Three people are running for the House District 36 seat. We had earlier reports on incumbent Dan Ortiz and his Republican challenger Bob Sivertsen. And on Friday, KRBD’s Leila Kheiry sat down with Constitution Party candidate Ken Shaw.
Here’s a summary of the conversation.
Kenneth Shaw moved to Southeast Alaska with his family about 15 years ago from Tennessee.
When asked what hat brought him here, Shaw said, “Mountains, ocean, wilderness. It’s the only place in the U.S. that’s got it all. We’re an adventurous family. We like the boonies.”
Shaw is a carpenter by trade, but said that while his wife goes to school and works as a nurse, he is homeschooling their children – an important full-time job that he takes seriously.
He also takes his politics seriously. He was a Republican for many years,
“But over the past few years, I felt the Republican Party was getting too much about party and not enough about people, so I switched to the Constitution Party a few years ago.”
As the name suggests, the Constitution Party bases its values on the U.S. Constitution, and the need to adhere to that document.
“Some of the major issues like right to life and people’s liberties and freedoms, they’re staunch advocates. They’re not giving up. Whereas the big parties now, it just depends on which way the wind’s blowing.”
It’s a national party, and Shaw said he believes it’s growing. He said he decided to run for state House because he wants to take the government back to what it’s supposed to be doing. He said most in the Legislature have lost touch with that.
Shaw said the first task is for the government to admit it has a spending problem.
“Everyone — and my two opponents especially — are really trying to get people convinced that there is no way to fix the budget short of more taxes or dipping into the PFD.”
Shaw said he doesn’t believe taxes are required; the state needs to cut instead. He said there are many programs that are nice to have, but aren’t necessary.
Shaw mentioned the Department of Health and Social Services as one area he would look at for cuts.
“Preferably without cutting anything that’s what most people would consider really important. We need some of these programs, don’t get me wrong, but there is a good bit of waste and abuse there.”
Shaw said education is another area that could see some cuts. He said there’s too much spent on management and not enough on teaching. Shaw lays some of that blame on federal oversight, and said there could be a lot of money saved if the federal government got out of the picture.
Shaw said one reason he homeschools his kids is to minimize government influence in his children’s education.
“The government has no business as far as I’m concerned in what my kids learn at school. You’re supposed to teach them this: ABCs, reading, writing, arithmetic, yadda, yadda. It’s gotten so political anymore that there’s a lot of things taught in school that I don’t think should be.”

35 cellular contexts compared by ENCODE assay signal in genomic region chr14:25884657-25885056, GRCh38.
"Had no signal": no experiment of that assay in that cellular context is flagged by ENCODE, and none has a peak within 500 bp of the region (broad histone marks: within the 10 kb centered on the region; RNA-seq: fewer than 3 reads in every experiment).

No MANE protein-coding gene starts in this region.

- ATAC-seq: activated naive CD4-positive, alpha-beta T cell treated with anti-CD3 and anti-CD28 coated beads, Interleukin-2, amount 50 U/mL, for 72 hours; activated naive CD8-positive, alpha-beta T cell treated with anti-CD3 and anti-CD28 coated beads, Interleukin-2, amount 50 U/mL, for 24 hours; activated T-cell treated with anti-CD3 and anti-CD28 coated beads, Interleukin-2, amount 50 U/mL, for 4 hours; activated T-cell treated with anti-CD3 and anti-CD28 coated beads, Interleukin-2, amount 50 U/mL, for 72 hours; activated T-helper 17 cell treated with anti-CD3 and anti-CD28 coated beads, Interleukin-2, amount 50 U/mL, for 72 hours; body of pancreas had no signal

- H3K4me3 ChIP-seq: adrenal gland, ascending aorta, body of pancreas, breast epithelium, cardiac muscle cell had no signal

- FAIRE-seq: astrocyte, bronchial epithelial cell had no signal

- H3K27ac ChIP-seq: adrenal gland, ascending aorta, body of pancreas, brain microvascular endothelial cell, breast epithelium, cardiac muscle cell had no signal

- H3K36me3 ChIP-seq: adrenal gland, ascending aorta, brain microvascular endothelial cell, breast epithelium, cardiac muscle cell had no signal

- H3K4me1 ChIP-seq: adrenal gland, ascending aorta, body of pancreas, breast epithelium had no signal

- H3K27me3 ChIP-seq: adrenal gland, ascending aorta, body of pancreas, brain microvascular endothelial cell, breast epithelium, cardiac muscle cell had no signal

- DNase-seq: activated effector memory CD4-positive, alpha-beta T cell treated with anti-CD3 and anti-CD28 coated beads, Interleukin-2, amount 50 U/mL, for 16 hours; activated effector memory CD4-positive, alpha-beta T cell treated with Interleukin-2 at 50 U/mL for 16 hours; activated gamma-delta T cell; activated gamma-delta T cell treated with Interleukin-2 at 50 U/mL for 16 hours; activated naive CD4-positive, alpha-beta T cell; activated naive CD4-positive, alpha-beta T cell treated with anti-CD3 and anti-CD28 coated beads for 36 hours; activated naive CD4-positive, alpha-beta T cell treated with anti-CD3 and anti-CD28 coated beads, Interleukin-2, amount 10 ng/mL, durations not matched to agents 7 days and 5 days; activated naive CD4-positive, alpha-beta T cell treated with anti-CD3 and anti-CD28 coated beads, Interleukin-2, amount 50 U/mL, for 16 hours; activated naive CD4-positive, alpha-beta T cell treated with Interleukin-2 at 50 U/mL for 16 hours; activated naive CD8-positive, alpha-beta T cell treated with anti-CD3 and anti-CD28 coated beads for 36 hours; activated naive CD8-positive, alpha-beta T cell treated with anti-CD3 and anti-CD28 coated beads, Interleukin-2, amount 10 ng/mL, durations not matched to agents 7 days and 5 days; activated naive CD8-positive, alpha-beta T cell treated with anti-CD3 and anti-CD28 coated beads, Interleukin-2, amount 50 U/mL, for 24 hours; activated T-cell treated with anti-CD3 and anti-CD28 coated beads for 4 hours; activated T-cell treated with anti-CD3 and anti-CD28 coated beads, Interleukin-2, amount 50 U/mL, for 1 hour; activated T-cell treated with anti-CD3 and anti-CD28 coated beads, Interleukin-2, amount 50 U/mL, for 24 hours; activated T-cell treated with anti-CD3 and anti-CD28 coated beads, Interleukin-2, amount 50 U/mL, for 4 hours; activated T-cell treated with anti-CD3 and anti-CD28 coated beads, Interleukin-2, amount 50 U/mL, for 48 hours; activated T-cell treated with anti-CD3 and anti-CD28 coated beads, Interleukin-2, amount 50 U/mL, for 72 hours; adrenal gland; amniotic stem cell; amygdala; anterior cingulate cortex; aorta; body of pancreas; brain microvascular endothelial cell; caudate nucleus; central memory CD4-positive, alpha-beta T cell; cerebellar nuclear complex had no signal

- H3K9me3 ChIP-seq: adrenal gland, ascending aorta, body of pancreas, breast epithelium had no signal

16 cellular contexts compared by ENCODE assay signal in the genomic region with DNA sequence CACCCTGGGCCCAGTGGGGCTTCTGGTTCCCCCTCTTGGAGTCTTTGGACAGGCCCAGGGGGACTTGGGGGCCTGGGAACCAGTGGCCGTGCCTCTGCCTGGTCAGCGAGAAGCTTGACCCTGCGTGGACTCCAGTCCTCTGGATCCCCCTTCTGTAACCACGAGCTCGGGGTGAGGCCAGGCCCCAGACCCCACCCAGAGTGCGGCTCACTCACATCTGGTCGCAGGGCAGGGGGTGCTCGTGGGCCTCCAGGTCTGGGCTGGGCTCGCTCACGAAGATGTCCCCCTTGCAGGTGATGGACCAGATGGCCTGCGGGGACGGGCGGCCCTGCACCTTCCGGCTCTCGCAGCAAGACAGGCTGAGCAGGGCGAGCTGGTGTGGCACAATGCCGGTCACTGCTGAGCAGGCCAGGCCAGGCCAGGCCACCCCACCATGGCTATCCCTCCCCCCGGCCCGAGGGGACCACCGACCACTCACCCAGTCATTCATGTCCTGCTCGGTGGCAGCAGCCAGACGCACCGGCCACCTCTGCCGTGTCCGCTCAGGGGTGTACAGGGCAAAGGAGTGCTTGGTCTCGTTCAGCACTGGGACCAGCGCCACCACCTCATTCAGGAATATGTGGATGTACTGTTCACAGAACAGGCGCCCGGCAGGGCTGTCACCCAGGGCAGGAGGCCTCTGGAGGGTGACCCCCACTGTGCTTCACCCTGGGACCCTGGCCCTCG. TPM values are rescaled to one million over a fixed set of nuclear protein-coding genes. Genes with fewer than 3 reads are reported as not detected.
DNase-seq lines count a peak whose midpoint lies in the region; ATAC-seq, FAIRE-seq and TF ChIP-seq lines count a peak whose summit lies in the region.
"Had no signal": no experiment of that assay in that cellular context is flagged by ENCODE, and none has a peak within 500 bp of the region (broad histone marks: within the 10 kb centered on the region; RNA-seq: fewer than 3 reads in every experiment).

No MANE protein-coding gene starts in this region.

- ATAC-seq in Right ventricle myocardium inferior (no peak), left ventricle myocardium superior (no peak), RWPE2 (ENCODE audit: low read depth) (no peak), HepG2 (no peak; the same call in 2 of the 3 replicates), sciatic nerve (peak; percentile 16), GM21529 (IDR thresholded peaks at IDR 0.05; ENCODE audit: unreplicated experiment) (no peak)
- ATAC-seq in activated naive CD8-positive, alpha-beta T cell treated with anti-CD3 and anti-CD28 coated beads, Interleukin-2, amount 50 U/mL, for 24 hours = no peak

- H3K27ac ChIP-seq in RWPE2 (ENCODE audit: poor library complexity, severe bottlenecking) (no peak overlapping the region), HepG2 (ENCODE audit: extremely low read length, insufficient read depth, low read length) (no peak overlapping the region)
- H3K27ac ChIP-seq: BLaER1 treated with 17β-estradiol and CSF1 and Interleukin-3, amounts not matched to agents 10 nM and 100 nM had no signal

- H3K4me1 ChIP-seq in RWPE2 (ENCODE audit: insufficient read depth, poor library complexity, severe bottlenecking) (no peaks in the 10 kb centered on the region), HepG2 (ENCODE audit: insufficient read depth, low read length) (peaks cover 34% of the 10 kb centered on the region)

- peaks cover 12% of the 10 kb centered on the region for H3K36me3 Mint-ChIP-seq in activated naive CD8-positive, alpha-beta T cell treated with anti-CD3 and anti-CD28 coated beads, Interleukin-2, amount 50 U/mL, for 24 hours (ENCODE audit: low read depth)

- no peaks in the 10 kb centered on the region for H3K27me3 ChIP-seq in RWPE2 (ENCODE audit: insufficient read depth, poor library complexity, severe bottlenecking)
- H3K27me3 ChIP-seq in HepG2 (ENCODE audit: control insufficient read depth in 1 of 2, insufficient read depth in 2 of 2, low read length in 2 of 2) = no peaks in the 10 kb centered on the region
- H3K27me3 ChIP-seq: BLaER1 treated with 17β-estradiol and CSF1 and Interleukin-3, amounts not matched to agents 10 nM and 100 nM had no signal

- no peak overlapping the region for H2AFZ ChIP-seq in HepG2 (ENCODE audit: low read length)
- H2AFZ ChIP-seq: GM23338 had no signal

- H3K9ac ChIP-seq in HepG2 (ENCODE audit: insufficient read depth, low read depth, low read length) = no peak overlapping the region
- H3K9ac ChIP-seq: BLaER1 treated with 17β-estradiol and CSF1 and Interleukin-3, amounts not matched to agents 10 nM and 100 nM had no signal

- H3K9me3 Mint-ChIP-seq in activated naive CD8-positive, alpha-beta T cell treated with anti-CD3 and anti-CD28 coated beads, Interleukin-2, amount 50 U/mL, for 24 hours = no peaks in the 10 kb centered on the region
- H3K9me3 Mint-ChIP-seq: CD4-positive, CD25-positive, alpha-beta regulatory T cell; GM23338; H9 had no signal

One example Shaw gave was sex education. He said that’s something parents should teach, not the government.
And then, Shaw said, there are areas that he feels should be taught and aren’t – or aren’t enough.
“I’d like to see them get back to a very basic understanding of our country, our forefathers, how our country actually came to be what it is. I think they’re slacking on a lot of those things. There’s not a lot of discussion of the Constitution, like there used to be. Little things, or some people consider them little things, like the Pledge of Allegiance in classes.”
On oil taxes, Shaw agrees that the state’s current formula should be reformed. He believes the incentives are too high.
“I don’t think we need to spend quite as much money or extend such large credits, necessarily. Especially now, with the crisis that we’re in, it is insane to be promising people so much money when we don’t have it to spend.”
Shaw said the state also should extend reasonable incentives to other industries, such as mining, fisheries and timber, to help expand the state’s economic base.
If elected, Shaw said he likely would try to caucus with the Republicans, because he doesn’t think the Democrats would want him. But, he said he wouldn’t vote for anything that goes against his principles.
“The most they can do with me is put me in the basement at the Legislature. I’ll still have a vote. I guess that’s the difference: I’m not worried about the repercussions.”
Shaw admits that his chance of winning is pretty low, and he believes some staunch Republicans are not pleased with him for running. Shaw said they think he’ll take votes away from Republican candidate Bob Sivertsen, and he understands their concern.
But, Shaw said there are many people who want a choice, and that’s what he’s providing. And, he said, whether or not he wins the election, he’s spreading the message of the Constitution Party.
“It’s already a victory, as far as I’m concerned. The Constitution Party got its name on the ballot this year. That’s a first as far as I know, for this district.”
The Constitution Party also has a presidential nominee on the ballot, and Shaw said he will be casting his vote for Darrell Castle.
An interesting side note: Shaw’s son, Trevor Shaw, is the chair of the House District 36 Republican Party, which supports Sivertsen in this race. Ken Shaw said that hasn’t caused too much strife in the family.
Here’s a link to last week’s report on the other two House District 36 candidates.